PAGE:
Need a New Car? Don’t Unwittingly Buy a Flood-Damaged Vehicle.

Don’t Be Fooled. Protect Yourself.

The National Motor Vehicle Title Information System (NMVTIS) is designed to protect consumers from fraud and unsafe vehicles and to keep stolen vehicles from being resold. NMVTIS is also a tool that assists states and law enforcement in deterring and preventing title fraud and other crimes.

Consumers can use NMVTIS to access important vehicle history information.  Check the VIN to see if a vehicle was flooded, before you buy.

Safety Hazards of Flood-Damaged Vehicles:
Hundreds of Thousands of vehicles were underwater in the major flooding caused by Hurricane Harvey.  As recovery and restoration efforts get underway, it is extremely important for consumers to be aware of the safety impact of floods on vehicles.  Severe water damage can make vehicles’ electrical systems, including their airbag sensors, prone to failure.  When a car’s electrical systems have been compromised, it may no longer be safe or roadworthy.  After Hurricane Katrina, for example, truckloads of flooded vehicles were reportedly taken out of Louisiana to states as far away as the upper Midwest, where they were dried out, cleaned, and sold.  Purchasers of those vehicles may not have known that the vehicles had endured a saltwater flood that damaged their electrical systems.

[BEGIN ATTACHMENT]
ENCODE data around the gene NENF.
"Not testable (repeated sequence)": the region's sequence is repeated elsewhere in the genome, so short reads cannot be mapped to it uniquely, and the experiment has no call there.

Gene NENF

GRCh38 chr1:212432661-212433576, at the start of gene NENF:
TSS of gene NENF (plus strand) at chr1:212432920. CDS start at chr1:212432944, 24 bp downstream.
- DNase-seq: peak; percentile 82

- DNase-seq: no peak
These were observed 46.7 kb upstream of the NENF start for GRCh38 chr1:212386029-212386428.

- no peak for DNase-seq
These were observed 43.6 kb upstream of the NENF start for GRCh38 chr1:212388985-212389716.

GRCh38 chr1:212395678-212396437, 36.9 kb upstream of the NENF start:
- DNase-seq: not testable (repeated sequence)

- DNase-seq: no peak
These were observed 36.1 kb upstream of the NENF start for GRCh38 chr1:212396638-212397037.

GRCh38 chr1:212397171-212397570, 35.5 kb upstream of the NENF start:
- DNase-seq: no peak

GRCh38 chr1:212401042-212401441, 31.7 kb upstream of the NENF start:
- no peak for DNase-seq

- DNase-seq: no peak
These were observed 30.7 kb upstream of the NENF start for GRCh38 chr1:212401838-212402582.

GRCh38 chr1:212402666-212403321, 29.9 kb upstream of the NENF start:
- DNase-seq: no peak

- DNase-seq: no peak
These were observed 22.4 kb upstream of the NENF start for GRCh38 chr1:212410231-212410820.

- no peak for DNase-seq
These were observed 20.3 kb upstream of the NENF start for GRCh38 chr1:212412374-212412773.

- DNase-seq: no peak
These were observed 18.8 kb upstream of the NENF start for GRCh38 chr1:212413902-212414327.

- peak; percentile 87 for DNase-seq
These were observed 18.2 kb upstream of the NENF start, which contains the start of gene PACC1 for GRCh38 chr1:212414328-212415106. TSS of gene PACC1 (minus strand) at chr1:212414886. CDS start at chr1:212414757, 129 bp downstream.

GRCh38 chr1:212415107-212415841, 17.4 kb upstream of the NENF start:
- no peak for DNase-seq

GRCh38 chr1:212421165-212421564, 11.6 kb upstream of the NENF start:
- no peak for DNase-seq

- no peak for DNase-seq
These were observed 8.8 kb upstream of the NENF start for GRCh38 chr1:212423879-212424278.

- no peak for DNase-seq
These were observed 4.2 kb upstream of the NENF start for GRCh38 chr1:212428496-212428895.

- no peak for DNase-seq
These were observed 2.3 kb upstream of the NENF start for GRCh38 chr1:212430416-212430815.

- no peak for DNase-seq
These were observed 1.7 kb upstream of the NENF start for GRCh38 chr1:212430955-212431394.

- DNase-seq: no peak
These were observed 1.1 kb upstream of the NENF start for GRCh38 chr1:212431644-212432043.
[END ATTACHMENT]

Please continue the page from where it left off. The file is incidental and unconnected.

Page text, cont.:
The National Motor Vehicle Title Information System (NMVTIS) is designed to protect prospective buyers of used cars and trucks from concealed vehicle histories.  Created by federal law, this system is the only publicly available system in the country that requires all insurance carriers, auto recyclers, junk and salvage yards, and states to report vehicle history information.  An NMVTIS vehicle history report provides information on the five key indicators associated with preventing vehicle-related fraud and theft:
 current state of title and last title date;
 brand history, a descriptive label assigned by states to indicate a vehicle’s current or prior state—
for example: “junk,” “salvage,” “flood;”
 odometer reading;
 total loss history; and
 salvage history.

If a vehicle has a brand, total loss, or salvage history, then the consumer is warned that the vehicle may be unsafe (a NMVTIS report does not include repair histories, recall information, and other care and maintenance data available in alternative vehicle history reports).

Shop smart. Make sure you obtain an independent vehicle inspection and have all the information about a vehicle before you buy.
For more information about NMVTIS, visit www.vehiclehistory.gov

 

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